Ghost World

A few months ago, I put Ghost World among my favorite movies of the past decade. I would go further to say that it is one of my favorite movies of all time. The following is a “film note” I wrote for the local independent Brattle Theatre, for their screening of Ghost World, with author/screenwriter Daniel Clowes in attendance. I write about Norman, the character that inspired this little short story of mine back then.

“I wonder if he’s just totally insane, or he really thinks the bus is coming?” says Enid, as she watches Norman sitting at the bus stop, waiting for the bus that never comes. This is probably the most enduring image from the 2001 cult classic Ghost World, which has a wide range of powerful iconography to choose from. From the opening sequence set to 1960’s Bollywood pop, to the angle of the shot in the final scene, every scene is full of detail for those paying attention.

But our minds keep returning to Norman. Is he insane, or does he really think the bus is coming. It is more likely that both of these are true. There is a quiet assuredness to Norman, so we are never quite sure. We feel for the old man. We don’t want him to sit there waiting forever, for a bus that was cancelled two years ago. But then, an even more frightening thought hits us. Maybe this is all he has. Where would Norman go, if he did not sit at the bus stop? He seems funny, but we don’t laugh.

And that is how it is with Ghost World. Each character could play the lead in a riotous comedy about their life, but this film is not playing their quirks just for laughs. We see ourselves in some of them– in the rebellious teenager Enid, and the lovable misanthrope Seymour. And in others, like the video store clerk who can’t tell the difference between 9 1/2 Weeks and Fellini’s 8 1/2, we see the world around us. The ghost world.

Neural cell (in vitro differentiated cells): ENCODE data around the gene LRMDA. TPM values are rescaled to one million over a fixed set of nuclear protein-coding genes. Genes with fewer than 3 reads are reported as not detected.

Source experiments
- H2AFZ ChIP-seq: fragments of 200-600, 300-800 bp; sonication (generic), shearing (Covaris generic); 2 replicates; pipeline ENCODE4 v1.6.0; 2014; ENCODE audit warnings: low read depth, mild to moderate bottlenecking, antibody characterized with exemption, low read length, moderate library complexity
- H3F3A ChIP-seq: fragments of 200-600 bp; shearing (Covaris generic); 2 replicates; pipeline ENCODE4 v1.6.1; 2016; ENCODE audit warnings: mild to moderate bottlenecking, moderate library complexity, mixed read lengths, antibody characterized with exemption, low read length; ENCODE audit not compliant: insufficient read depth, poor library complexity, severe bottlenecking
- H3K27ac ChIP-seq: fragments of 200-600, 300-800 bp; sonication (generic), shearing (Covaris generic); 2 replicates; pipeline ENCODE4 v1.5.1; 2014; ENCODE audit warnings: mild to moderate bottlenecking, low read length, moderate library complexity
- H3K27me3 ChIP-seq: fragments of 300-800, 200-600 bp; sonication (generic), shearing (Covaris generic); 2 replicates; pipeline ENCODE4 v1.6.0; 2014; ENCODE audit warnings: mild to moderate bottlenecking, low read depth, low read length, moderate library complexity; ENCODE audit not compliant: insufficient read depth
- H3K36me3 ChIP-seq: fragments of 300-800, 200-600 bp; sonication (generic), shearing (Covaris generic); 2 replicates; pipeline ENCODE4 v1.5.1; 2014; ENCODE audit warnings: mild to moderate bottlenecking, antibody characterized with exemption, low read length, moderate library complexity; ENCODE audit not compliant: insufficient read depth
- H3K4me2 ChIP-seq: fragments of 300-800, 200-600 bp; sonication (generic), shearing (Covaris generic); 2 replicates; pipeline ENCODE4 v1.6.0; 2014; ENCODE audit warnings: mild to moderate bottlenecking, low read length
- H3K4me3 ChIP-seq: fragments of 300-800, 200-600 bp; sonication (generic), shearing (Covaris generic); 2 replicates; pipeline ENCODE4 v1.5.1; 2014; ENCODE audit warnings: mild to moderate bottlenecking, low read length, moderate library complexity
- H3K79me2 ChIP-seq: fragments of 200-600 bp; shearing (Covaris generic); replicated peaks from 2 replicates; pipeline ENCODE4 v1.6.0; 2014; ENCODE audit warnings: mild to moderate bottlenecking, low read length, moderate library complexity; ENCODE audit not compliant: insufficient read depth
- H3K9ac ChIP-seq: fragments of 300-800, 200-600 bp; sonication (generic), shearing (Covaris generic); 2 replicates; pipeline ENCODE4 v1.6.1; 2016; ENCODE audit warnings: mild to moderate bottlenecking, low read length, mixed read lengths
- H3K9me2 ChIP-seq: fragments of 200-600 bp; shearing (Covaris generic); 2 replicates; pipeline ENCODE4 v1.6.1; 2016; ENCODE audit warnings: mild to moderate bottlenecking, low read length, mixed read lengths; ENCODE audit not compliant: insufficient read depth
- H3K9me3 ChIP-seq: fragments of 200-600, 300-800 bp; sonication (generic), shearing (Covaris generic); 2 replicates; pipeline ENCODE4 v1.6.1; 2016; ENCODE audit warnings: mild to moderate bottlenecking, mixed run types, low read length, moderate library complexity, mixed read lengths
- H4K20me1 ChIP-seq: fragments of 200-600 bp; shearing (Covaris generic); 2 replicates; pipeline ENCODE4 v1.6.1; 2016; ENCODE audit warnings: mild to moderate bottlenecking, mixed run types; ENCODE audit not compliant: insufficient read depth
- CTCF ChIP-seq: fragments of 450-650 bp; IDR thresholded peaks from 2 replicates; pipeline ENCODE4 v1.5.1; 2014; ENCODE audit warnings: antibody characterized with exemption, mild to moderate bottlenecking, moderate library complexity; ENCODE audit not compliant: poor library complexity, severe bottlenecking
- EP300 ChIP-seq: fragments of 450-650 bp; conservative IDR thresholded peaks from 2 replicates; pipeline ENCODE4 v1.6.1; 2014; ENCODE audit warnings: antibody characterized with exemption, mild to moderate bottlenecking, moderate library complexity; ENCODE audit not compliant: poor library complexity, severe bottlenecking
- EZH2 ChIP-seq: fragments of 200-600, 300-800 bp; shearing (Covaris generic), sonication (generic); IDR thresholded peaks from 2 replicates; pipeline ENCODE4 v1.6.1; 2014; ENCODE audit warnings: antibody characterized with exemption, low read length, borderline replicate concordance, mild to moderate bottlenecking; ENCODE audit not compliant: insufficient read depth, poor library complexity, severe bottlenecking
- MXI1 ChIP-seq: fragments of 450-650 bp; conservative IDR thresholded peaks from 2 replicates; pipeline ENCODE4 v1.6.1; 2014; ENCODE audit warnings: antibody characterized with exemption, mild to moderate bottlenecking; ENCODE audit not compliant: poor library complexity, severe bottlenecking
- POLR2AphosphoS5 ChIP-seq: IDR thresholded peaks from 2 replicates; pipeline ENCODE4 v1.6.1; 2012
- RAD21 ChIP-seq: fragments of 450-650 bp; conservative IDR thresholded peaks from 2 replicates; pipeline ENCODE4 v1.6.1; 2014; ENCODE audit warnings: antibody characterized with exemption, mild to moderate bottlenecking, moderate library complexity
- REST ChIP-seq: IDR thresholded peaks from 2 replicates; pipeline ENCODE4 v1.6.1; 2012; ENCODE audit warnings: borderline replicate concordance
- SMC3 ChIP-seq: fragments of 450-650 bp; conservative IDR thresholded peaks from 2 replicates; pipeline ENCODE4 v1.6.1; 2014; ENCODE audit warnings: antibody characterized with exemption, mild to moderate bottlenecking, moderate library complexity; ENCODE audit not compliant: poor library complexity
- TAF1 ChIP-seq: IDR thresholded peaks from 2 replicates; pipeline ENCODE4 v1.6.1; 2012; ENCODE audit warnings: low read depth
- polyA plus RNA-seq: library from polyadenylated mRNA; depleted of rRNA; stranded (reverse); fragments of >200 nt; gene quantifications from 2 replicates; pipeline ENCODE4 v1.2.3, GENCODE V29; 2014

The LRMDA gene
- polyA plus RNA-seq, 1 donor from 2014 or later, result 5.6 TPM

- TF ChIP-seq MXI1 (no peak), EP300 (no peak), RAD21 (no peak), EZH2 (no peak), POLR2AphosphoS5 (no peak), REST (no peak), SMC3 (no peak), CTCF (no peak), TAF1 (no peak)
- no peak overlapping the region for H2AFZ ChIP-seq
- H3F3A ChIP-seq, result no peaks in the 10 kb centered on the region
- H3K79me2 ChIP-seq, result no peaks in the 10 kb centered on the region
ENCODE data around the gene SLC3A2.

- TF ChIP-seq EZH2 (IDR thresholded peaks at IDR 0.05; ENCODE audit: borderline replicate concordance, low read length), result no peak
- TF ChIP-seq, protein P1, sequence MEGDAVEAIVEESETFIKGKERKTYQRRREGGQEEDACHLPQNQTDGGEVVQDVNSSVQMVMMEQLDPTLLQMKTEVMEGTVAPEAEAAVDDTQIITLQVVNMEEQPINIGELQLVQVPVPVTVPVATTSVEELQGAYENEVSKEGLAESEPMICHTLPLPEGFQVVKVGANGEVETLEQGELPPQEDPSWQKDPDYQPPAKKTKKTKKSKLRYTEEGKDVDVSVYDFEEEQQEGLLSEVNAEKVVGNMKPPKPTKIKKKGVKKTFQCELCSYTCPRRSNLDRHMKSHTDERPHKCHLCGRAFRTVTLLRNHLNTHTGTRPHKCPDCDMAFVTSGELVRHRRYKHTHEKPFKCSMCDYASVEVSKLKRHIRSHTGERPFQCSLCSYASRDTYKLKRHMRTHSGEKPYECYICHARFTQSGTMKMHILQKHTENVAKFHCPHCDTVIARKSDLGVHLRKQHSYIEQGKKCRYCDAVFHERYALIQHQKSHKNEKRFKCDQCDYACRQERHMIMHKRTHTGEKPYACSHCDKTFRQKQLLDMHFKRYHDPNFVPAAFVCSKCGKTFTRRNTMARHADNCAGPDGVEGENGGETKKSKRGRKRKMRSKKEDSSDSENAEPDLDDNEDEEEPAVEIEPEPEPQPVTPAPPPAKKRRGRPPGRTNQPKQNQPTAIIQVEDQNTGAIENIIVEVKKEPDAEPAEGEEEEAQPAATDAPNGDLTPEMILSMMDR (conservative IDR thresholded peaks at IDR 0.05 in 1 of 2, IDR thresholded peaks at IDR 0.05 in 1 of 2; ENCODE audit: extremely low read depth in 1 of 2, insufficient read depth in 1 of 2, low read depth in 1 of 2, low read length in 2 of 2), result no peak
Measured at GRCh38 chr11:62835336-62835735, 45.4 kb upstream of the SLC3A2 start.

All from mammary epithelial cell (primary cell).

Enid is on the verge of graduating high-school and is being forced to be a very specific kind of adult very quickly. She is a jigsaw puzzle piece in the wrong box, a box that most of the people around her seem to fit quite well. She loves Seymour, a lovable nerd who hates the world, but is beginning to realize his cynicism is not sustainable. “Maybe I don’t want to meet someone who shares my interests. I hate my interests,” he tells Enid. Seymour is what Enid probably imagines she will become in another twenty years, for better or worse.

As the movie progresses, we wonder if Norman is the only one who has a grip on his life, if not on reality. He has a purpose in life and cannot be moved from it. If this is insanity, maybe it is preferable to the chaos of those around him. He is the only constant, until the point at which Enid’s life really needs a constant to lean on. At that point, he is gone.